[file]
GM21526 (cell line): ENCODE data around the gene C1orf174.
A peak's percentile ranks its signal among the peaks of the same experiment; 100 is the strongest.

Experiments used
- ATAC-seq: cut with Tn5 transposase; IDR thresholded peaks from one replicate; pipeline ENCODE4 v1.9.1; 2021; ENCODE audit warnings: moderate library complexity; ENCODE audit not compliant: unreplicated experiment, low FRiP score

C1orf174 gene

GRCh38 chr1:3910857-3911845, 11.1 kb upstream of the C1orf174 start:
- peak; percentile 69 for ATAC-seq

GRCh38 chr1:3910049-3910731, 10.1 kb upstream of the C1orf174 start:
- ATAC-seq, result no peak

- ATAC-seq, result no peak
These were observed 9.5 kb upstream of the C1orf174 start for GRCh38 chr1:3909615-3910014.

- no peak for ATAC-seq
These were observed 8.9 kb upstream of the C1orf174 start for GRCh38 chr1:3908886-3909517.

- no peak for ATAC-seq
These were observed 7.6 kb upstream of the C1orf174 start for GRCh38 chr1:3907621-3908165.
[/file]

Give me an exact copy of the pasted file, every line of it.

GM21526 (cell line): ENCODE data around the gene C1orf174.
A peak's percentile ranks its signal among the peaks of the same experiment; 100 is the strongest.

Experiments used
- ATAC-seq: cut with Tn5 transposase; IDR thresholded peaks from one replicate; pipeline ENCODE4 v1.9.1; 2021; ENCODE audit warnings: moderate library complexity; ENCODE audit not compliant: unreplicated experiment, low FRiP score

C1orf174 gene

GRCh38 chr1:3910857-3911845, 11.1 kb upstream of the C1orf174 start:
- peak; percentile 69 for ATAC-seq

GRCh38 chr1:3910049-3910731, 10.1 kb upstream of the C1orf174 start:
- ATAC-seq, result no peak

- ATAC-seq, result no peak
These were observed 9.5 kb upstream of the C1orf174 start for GRCh38 chr1:3909615-3910014.

- no peak for ATAC-seq
These were observed 8.9 kb upstream of the C1orf174 start for GRCh38 chr1:3908886-3909517.

- no peak for ATAC-seq
These were observed 7.6 kb upstream of the C1orf174 start for GRCh38 chr1:3907621-3908165.